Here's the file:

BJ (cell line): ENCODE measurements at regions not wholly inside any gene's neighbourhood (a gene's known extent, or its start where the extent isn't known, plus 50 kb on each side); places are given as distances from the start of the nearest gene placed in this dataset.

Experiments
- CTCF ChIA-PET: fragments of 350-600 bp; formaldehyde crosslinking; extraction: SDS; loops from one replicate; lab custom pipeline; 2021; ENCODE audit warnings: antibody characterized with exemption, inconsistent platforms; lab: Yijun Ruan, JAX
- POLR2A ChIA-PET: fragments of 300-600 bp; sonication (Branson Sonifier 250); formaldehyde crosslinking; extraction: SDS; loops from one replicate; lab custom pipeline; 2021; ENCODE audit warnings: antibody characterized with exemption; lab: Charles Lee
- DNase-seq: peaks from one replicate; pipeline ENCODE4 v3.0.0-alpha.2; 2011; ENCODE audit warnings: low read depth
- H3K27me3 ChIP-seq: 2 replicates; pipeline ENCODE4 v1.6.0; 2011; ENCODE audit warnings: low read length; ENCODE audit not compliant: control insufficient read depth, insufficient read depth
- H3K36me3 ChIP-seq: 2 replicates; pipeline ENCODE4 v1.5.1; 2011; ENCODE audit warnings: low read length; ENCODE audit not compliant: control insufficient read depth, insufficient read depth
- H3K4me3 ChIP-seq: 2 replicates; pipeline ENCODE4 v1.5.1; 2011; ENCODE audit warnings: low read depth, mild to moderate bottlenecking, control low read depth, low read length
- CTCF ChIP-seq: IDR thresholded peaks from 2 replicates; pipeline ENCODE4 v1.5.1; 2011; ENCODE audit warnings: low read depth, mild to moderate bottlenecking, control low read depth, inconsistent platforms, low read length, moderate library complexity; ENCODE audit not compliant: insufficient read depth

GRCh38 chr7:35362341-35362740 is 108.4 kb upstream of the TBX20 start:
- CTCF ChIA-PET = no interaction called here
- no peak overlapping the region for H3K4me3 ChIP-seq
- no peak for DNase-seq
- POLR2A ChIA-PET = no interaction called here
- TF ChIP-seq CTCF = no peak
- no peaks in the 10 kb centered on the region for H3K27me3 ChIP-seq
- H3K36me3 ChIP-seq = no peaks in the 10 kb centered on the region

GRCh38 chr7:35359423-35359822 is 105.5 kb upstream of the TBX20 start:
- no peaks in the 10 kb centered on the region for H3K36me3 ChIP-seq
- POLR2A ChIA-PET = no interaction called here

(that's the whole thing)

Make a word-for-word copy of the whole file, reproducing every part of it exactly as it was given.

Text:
BJ (cell line): ENCODE measurements at regions not wholly inside any gene's neighbourhood (a gene's known extent, or its start where the extent isn't known, plus 50 kb on each side); places are given as distances from the start of the nearest gene placed in this dataset.

Experiments
- CTCF ChIA-PET: fragments of 350-600 bp; formaldehyde crosslinking; extraction: SDS; loops from one replicate; lab custom pipeline; 2021; ENCODE audit warnings: antibody characterized with exemption, inconsistent platforms; lab: Yijun Ruan, JAX
- POLR2A ChIA-PET: fragments of 300-600 bp; sonication (Branson Sonifier 250); formaldehyde crosslinking; extraction: SDS; loops from one replicate; lab custom pipeline; 2021; ENCODE audit warnings: antibody characterized with exemption; lab: Charles Lee
- DNase-seq: peaks from one replicate; pipeline ENCODE4 v3.0.0-alpha.2; 2011; ENCODE audit warnings: low read depth
- H3K27me3 ChIP-seq: 2 replicates; pipeline ENCODE4 v1.6.0; 2011; ENCODE audit warnings: low read length; ENCODE audit not compliant: control insufficient read depth, insufficient read depth
- H3K36me3 ChIP-seq: 2 replicates; pipeline ENCODE4 v1.5.1; 2011; ENCODE audit warnings: low read length; ENCODE audit not compliant: control insufficient read depth, insufficient read depth
- H3K4me3 ChIP-seq: 2 replicates; pipeline ENCODE4 v1.5.1; 2011; ENCODE audit warnings: low read depth, mild to moderate bottlenecking, control low read depth, low read length
- CTCF ChIP-seq: IDR thresholded peaks from 2 replicates; pipeline ENCODE4 v1.5.1; 2011; ENCODE audit warnings: low read depth, mild to moderate bottlenecking, control low read depth, inconsistent platforms, low read length, moderate library complexity; ENCODE audit not compliant: insufficient read depth

GRCh38 chr7:35362341-35362740 is 108.4 kb upstream of the TBX20 start:
- CTCF ChIA-PET = no interaction called here
- no peak overlapping the region for H3K4me3 ChIP-seq
- no peak for DNase-seq
- POLR2A ChIA-PET = no interaction called here
- TF ChIP-seq CTCF = no peak
- no peaks in the 10 kb centered on the region for H3K27me3 ChIP-seq
- H3K36me3 ChIP-seq = no peaks in the 10 kb centered on the region

GRCh38 chr7:35359423-35359822 is 105.5 kb upstream of the TBX20 start:
- no peaks in the 10 kb centered on the region for H3K36me3 ChIP-seq
- POLR2A ChIA-PET = no interaction called here